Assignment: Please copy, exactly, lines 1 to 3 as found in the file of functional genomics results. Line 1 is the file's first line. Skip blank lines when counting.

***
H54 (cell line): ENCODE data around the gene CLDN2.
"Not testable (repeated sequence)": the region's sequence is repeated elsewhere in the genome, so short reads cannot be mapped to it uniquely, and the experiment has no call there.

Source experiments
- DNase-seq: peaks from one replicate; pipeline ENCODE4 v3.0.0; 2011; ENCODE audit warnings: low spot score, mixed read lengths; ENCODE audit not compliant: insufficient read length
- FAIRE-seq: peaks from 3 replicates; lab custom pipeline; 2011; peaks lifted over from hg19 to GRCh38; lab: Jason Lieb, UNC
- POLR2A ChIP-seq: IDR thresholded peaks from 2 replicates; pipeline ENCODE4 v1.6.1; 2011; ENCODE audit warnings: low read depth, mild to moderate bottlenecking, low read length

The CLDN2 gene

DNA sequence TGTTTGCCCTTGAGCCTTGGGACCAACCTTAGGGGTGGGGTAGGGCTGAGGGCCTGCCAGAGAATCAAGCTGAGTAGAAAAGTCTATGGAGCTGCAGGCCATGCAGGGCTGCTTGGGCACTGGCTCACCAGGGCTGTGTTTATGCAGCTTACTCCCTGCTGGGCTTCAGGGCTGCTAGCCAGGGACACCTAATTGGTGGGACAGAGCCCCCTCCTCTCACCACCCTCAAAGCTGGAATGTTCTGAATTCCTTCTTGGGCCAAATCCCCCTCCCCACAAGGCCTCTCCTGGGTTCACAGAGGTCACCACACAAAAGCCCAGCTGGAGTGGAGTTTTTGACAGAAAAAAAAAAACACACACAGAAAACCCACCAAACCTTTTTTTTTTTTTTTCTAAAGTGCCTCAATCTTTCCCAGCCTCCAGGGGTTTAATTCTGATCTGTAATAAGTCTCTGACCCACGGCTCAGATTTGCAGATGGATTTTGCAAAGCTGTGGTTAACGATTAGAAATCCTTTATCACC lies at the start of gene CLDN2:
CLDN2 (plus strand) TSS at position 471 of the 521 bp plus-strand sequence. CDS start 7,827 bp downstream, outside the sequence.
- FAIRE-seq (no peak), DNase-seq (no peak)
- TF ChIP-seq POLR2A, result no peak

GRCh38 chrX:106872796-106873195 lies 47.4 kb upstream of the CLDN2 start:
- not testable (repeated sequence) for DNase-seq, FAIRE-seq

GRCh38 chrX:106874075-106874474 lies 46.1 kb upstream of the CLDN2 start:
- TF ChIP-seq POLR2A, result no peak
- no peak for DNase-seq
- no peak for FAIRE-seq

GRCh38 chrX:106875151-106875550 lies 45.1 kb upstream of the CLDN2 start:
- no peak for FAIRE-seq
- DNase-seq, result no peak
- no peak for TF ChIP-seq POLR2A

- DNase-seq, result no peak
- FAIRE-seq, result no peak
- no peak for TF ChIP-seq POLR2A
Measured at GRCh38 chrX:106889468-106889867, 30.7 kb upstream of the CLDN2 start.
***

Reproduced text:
H54 (cell line): ENCODE data around the gene CLDN2.
"Not testable (repeated sequence)": the region's sequence is repeated elsewhere in the genome, so short reads cannot be mapped to it uniquely, and the experiment has no call there.

Source experiments